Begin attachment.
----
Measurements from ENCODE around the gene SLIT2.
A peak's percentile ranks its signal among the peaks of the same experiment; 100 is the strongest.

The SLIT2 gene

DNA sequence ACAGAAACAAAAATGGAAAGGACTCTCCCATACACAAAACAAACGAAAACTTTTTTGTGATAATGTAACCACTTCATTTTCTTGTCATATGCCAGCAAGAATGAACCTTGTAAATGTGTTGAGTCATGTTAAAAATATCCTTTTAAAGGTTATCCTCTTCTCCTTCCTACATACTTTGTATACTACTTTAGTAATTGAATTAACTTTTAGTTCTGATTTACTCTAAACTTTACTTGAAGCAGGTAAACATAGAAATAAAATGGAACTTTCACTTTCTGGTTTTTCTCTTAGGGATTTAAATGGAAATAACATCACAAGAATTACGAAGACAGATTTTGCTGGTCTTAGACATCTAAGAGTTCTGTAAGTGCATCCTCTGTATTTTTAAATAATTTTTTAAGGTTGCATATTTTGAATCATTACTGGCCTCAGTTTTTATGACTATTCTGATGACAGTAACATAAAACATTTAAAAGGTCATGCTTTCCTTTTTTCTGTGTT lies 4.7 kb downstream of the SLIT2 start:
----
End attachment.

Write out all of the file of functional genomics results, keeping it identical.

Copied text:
Measurements from ENCODE around the gene SLIT2.
A peak's percentile ranks its signal among the peaks of the same experiment; 100 is the strongest.

The SLIT2 gene

DNA sequence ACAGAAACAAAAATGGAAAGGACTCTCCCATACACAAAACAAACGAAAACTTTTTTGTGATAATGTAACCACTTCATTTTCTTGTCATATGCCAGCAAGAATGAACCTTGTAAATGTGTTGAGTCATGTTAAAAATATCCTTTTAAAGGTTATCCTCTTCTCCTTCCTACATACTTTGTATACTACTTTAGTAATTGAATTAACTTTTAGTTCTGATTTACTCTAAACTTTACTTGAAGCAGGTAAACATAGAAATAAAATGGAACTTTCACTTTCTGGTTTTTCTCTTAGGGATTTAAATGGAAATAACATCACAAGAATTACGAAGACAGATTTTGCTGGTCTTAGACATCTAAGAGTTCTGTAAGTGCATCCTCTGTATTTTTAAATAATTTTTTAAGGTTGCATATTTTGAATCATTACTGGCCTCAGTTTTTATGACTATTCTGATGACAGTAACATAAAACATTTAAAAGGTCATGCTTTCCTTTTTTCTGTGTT lies 4.7 kb downstream of the SLIT2 start: